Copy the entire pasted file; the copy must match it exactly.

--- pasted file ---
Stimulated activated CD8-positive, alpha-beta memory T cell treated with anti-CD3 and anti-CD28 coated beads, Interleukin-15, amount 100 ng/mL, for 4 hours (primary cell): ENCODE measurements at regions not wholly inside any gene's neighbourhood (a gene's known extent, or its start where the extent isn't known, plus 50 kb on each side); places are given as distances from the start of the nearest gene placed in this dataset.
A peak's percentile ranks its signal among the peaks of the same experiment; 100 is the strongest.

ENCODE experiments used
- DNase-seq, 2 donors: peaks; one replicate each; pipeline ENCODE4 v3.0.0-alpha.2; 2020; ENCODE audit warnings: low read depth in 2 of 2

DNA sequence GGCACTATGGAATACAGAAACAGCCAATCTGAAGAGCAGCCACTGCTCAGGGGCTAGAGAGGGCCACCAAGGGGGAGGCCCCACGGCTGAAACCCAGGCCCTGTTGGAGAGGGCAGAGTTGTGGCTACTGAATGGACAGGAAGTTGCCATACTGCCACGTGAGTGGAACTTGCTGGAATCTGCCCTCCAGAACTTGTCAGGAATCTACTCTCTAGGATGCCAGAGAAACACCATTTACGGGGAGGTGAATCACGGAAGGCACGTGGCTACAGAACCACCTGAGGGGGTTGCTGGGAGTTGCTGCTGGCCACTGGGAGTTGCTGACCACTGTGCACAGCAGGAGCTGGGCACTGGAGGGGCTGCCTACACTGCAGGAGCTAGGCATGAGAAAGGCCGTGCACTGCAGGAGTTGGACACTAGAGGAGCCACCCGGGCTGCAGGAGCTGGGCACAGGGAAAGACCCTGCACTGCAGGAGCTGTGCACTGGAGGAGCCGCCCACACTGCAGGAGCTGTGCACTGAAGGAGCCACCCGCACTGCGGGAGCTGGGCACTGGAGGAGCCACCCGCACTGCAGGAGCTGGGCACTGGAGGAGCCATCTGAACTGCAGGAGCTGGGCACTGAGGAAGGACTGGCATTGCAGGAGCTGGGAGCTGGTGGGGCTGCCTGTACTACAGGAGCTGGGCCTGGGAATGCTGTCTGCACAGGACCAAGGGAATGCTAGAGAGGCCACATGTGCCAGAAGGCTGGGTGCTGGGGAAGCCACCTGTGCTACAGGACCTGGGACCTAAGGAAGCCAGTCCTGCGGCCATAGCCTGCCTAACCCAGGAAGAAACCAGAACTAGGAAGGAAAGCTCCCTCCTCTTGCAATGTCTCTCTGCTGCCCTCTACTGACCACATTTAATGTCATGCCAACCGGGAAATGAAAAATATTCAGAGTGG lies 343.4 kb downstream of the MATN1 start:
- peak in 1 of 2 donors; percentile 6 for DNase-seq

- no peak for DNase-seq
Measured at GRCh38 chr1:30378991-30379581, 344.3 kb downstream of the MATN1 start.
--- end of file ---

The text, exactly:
Stimulated activated CD8-positive, alpha-beta memory T cell treated with anti-CD3 and anti-CD28 coated beads, Interleukin-15, amount 100 ng/mL, for 4 hours (primary cell): ENCODE measurements at regions not wholly inside any gene's neighbourhood (a gene's known extent, or its start where the extent isn't known, plus 50 kb on each side); places are given as distances from the start of the nearest gene placed in this dataset.
A peak's percentile ranks its signal among the peaks of the same experiment; 100 is the strongest.

ENCODE experiments used
- DNase-seq, 2 donors: peaks; one replicate each; pipeline ENCODE4 v3.0.0-alpha.2; 2020; ENCODE audit warnings: low read depth in 2 of 2

DNA sequence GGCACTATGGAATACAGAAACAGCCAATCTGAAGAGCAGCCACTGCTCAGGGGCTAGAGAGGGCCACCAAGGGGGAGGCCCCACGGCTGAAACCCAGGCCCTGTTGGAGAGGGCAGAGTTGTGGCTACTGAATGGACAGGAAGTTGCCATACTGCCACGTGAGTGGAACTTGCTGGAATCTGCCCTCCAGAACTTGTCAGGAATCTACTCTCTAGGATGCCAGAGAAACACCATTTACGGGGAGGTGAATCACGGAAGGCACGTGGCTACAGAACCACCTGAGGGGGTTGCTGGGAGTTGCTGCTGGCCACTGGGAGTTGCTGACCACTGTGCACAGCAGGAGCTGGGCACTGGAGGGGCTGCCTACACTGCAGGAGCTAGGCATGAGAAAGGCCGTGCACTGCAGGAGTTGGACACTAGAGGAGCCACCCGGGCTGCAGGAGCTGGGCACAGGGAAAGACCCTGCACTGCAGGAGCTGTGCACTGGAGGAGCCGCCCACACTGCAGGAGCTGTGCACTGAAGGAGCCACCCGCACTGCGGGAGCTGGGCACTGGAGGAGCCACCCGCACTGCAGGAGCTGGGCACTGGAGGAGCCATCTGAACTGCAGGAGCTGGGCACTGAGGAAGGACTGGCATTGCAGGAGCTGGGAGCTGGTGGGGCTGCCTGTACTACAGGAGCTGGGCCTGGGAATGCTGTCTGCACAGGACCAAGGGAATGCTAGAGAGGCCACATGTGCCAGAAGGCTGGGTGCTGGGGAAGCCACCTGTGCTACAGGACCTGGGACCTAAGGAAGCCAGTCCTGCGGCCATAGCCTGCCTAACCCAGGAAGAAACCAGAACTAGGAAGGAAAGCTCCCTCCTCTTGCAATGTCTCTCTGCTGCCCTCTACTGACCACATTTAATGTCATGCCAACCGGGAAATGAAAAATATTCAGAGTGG lies 343.4 kb downstream of the MATN1 start:
- peak in 1 of 2 donors; percentile 6 for DNase-seq

- no peak for DNase-seq
Measured at GRCh38 chr1:30378991-30379581, 344.3 kb downstream of the MATN1 start.